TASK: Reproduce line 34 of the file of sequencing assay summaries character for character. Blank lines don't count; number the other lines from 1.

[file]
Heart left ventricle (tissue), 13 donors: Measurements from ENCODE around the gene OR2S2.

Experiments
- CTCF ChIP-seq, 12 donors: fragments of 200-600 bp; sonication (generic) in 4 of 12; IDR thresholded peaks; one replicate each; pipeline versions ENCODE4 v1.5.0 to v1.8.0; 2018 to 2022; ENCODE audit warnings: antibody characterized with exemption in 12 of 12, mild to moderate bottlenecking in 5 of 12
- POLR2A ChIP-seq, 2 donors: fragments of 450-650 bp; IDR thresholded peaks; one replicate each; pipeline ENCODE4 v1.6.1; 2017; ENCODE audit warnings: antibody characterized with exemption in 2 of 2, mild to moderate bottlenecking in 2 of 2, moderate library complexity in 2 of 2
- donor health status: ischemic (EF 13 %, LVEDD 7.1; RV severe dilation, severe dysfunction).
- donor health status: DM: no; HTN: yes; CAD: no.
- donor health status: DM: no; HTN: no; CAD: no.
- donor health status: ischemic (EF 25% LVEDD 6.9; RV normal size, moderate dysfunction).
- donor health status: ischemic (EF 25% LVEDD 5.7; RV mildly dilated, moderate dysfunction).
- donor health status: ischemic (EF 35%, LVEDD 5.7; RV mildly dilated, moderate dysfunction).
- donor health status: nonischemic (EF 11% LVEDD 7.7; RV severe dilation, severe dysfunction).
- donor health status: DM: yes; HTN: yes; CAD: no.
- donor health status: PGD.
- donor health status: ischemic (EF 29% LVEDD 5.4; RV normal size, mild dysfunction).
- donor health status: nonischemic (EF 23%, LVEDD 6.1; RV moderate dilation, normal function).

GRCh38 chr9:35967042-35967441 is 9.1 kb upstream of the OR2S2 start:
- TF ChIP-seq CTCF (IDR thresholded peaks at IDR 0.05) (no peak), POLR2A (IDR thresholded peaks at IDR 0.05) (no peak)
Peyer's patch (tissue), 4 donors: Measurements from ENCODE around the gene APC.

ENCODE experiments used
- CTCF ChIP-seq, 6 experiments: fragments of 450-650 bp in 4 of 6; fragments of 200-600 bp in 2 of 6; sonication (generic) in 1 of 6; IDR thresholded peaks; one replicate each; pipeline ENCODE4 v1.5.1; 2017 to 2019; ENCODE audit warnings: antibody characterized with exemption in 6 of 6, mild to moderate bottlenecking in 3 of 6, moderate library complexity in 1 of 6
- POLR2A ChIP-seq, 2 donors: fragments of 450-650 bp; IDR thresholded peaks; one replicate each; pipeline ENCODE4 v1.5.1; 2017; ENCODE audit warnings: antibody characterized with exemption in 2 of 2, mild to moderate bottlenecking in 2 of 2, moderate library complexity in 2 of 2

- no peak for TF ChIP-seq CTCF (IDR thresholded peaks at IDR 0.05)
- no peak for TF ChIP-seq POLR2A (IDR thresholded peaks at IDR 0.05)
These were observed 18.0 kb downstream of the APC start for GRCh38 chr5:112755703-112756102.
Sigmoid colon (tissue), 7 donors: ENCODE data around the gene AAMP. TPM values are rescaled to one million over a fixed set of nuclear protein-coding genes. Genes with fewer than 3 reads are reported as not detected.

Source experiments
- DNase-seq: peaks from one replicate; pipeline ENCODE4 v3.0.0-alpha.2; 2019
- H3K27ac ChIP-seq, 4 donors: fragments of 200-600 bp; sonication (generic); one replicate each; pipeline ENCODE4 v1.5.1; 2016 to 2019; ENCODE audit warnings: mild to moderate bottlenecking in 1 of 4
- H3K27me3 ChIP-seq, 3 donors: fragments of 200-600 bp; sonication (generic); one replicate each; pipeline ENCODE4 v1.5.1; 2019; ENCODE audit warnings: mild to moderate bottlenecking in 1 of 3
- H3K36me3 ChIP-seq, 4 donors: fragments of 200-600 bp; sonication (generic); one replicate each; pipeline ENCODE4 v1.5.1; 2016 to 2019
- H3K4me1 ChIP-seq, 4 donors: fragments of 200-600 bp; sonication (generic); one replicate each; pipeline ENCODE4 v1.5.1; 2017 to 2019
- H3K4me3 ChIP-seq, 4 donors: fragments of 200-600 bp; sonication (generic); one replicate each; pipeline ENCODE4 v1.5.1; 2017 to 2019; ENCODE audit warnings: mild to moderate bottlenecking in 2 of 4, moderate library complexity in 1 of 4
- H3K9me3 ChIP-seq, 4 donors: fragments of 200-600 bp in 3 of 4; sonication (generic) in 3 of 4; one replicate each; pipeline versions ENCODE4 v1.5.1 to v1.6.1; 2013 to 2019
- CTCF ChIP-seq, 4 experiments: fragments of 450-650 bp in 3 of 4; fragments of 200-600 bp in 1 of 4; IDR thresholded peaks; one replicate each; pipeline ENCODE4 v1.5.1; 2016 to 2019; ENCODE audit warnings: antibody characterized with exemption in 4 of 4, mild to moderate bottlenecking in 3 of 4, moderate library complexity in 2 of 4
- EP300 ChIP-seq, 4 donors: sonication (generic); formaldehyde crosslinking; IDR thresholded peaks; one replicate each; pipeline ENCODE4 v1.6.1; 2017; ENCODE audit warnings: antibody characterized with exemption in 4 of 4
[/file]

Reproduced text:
- CTCF ChIP-seq, 4 experiments: fragments of 450-650 bp in 3 of 4; fragments of 200-600 bp in 1 of 4; IDR thresholded peaks; one replicate each; pipeline ENCODE4 v1.5.1; 2016 to 2019; ENCODE audit warnings: antibody characterized with exemption in 4 of 4, mild to moderate bottlenecking in 3 of 4, moderate library complexity in 2 of 4